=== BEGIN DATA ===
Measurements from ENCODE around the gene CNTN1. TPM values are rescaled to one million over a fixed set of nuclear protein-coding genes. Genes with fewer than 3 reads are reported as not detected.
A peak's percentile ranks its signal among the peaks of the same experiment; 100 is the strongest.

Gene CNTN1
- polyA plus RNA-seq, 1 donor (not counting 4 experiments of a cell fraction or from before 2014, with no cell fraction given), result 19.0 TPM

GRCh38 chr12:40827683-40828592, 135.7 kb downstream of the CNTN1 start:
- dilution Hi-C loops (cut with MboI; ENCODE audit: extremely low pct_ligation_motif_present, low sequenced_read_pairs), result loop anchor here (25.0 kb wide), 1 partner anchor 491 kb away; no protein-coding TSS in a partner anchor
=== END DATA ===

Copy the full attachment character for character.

Measurements from ENCODE around the gene CNTN1. TPM values are rescaled to one million over a fixed set of nuclear protein-coding genes. Genes with fewer than 3 reads are reported as not detected.
A peak's percentile ranks its signal among the peaks of the same experiment; 100 is the strongest.

Gene CNTN1
- polyA plus RNA-seq, 1 donor (not counting 4 experiments of a cell fraction or from before 2014, with no cell fraction given), result 19.0 TPM

GRCh38 chr12:40827683-40828592, 135.7 kb downstream of the CNTN1 start:
- dilution Hi-C loops (cut with MboI; ENCODE audit: extremely low pct_ligation_motif_present, low sequenced_read_pairs), result loop anchor here (25.0 kb wide), 1 partner anchor 491 kb away; no protein-coding TSS in a partner anchor